Beatnik Games – Plain Sight review

ultra-fast paced ninja robot deathmatch in space
Photo of Beatnik Games – Plain Sight

Plain Sight is very much like playing Tetris. While being strapped into a gyroscope, spun around at 10,000rpm and having a laser show projected all around you. And the Tetris pieces aren’t blocky shapes, but ninja robots with glowing trails and swords, controlled by other humans, who come after your robot with the express intention of killing. The music doesn’t sound the slightest bit Russian, either. Yet there are some striking similarities: both games display themselves on a monitor so you can see them, and both use a mechanism called a “score” to measure how well you’re doing. It’s uncanny, really, and Alexey Pajitnov should definitely sue.

Plain Sight is an online multiplayer game that runs on Steam (the game delivery platform, not vapourised water). It features standard deathmatch and capture the flag, as well as a couple of less conventional modes of play, although the first place you’ll begin is the tutorial. Sadly, this lasts less than a minute, and explains next to nothing about the game, save for how to target an enemy and score points. This means you’ll need to fire up a practice match with bots to get to grips with Plain Sight’s intricacies.

Don’t get us wrong: it’s far from a complex game. But while the controls are simple, actually playing it isn’t. And actually playing it well certainly isn’t. Your robot’s initial steps will be tentative ones, and when you first hit the space bar to jump, that’s when it gets really hairy. The brightly coloured environment, which could be described in basic terms as Tron in space, will lurch below as you go flying up into the vacuum with bounds that would make Neil Armstrong terminally jealous. The 3D landscape spins around as you leap up the side of buildings, or underneath platforms, jumping and dashing all over the place.

And initially, it’s disorientating. Very disorientating when you throw in opposition players, who you’re trying to target as you spin through space. Holding down the left mouse button with an enemy robot in sight locks onto them after a second or two, then when the button’s released you perform a dash attack and kill them. More often than not, anyway, though it is possible to miss if they’re taking evasive action, or if they hold down their right mouse button to activate their blocking shield.

It isn’t particularly easy to get a lock on an opponent when they’re bouncing and dashing around, as you leap off a twisting platform which is like a mobius strip, not sure of which side you’ll land on, all the while spinning mouse-look around 360 degrees to check if anyone else is trying to get a lock on you. And if they are, anticipating with your shield to block, with no time left to breathe as all this is happening in a split-second.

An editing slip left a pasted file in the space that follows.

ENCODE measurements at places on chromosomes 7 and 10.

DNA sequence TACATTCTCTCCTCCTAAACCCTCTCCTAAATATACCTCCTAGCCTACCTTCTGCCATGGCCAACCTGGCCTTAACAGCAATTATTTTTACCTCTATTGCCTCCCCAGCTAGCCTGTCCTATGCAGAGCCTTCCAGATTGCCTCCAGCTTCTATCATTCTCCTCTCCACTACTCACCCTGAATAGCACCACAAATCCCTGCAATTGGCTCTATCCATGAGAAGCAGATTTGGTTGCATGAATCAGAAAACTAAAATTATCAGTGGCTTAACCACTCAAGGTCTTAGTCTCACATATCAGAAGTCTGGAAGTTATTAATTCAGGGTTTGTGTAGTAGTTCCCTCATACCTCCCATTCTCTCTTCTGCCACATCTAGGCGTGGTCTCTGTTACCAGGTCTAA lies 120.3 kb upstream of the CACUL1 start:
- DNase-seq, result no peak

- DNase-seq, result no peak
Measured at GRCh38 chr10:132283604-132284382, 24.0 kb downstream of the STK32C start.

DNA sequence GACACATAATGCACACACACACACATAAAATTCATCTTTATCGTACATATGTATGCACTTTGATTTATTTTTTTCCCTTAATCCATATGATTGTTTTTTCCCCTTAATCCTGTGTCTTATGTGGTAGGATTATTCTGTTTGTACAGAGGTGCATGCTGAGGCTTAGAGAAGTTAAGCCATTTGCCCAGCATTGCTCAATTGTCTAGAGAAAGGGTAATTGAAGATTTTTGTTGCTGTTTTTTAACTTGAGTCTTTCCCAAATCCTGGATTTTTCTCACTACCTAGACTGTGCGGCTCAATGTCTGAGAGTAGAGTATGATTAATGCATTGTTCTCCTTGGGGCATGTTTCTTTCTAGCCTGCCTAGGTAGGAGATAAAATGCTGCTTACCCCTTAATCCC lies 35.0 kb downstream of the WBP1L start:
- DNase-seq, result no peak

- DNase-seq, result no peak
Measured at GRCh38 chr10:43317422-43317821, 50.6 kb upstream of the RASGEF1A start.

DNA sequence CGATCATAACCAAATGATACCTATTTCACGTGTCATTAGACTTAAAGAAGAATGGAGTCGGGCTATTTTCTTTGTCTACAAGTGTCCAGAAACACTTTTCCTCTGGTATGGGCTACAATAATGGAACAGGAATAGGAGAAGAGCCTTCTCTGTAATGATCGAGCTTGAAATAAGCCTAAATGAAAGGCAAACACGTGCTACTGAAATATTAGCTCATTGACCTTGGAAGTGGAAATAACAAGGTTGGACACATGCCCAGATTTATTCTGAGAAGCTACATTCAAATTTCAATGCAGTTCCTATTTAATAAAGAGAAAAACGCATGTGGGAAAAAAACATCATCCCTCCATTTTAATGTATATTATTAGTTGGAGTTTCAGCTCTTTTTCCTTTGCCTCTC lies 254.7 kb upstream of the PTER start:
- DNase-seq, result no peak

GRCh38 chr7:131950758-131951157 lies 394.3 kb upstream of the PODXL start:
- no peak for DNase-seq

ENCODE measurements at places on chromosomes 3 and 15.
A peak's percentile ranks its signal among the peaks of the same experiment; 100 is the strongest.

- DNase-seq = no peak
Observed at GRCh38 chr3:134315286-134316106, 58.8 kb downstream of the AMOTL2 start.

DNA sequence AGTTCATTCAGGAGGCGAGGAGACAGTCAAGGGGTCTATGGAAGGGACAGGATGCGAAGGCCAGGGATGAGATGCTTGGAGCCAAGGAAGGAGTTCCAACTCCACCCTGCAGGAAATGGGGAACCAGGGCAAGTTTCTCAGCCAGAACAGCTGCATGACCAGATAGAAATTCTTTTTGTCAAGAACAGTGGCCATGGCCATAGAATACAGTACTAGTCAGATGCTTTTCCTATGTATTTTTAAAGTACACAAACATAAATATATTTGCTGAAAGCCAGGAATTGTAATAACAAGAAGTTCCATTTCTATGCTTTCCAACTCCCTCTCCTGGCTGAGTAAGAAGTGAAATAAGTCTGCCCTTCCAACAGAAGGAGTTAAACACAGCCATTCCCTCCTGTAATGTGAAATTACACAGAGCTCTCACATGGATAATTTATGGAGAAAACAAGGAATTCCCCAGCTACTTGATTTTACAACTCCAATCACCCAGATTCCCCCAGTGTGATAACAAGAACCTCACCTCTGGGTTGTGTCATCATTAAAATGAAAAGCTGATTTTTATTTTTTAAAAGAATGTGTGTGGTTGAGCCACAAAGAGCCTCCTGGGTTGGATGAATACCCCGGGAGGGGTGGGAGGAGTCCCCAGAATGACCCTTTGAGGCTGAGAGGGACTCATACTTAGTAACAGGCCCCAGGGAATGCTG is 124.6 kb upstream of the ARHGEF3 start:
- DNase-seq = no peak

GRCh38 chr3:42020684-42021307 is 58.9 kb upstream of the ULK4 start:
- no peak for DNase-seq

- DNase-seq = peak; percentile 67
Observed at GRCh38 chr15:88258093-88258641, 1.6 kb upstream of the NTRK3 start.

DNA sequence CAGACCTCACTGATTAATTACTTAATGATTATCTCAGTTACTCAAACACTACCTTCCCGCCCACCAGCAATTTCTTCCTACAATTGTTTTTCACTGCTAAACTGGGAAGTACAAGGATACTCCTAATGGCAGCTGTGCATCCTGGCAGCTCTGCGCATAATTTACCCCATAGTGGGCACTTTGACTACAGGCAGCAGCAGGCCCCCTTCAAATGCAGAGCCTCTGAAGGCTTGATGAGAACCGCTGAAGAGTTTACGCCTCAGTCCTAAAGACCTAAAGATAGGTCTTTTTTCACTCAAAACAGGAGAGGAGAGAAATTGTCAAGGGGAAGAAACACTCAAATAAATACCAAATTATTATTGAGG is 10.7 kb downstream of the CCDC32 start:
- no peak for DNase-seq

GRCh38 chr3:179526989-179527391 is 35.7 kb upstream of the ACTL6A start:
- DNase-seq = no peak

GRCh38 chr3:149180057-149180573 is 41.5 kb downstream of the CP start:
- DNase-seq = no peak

Plain Sight is a seriously fast paced slice of deathmatch, particularly when there are large, twenty-player games on the go. With fights comprising seven, eight or more participants, you need eyes in the back of your head and some seriously focused concentration if you’re to survive. It’s demanding and exacting and, quite frankly, after just an hour of play our brain ached and felt old. This game made us want to toddle off into town to buy a pair of slippers, sign up for car insurance with Michael Winner and sit on a park bench tutting at passing skateboarders.

Although when you get things right, and pull off a quick triple kill, then explode yourself and catch several players in the blast – yes, you have to kill yourself to bank your frags, and players in the blast radius multiply your score – admittedly, it’s quite a buzz. Bouncing along with the flag, dashing left, then dodging right, certainly gets the old adrenaline fizzing. And spending experience points earned alongside your score on robot upgrades adds a thoughtful customisation dimension to the ninja bot kicking action.

However, there’s an uneasy sense of randomness which pervades Plain Sight. As you leap and bounce around, there’s a definite feeling that you’re only partially directing your robot. Between the massive bounding jumps, and the gravity platforms and structures exert, pulling you inexorably towards them, it’s easy to end up somewhere you never planned on going.

Accidental kills, of which we scored a number, add to the random flavour, as does the multiplier players receive when exploding and cashing in their frags. If someone gets lucky, and a few opponents decide to stupidly run after them as they’re detonating, they can bag a huge multiplier and a massive amount of points which gives them a more or less unassailable lead.

Still, there’s no denying that while randomness is a factor, particularly for the novice, it clearly requires a lot of skill to play Plain Sight well. But despite some fun alternative game modes – Ninja Ninja Botzilla, for instance, casts one player as a giant bot which has to be taken down by the rest – and relatively lag-free servers, we didn’t feel the compulsion to develop our robot ninja chops. While the game is novel, and enjoyable at times, mastering the control of our bot, and more importantly the art of having eyes everywhere, erred too much on the frustrating side of demanding.

We try to avoid this phrase in reviews, for obvious reasons, but this really is a case of “your mileage may vary.” If you’re looking for an extremely fast paced frag-fest, it’s worth a butchers at under a tenner. There are like-minded players out there, certainly, as the game servers weren’t under-populated.

Company: Beatnik Games

Robot ninjas deathmatching in space: it's frenetic, furious, but unfortunately for us, it slipped in the fun stakes. Plain Sight is a novel, trippy concept, but in terms of the actual execution, we weren't convinced.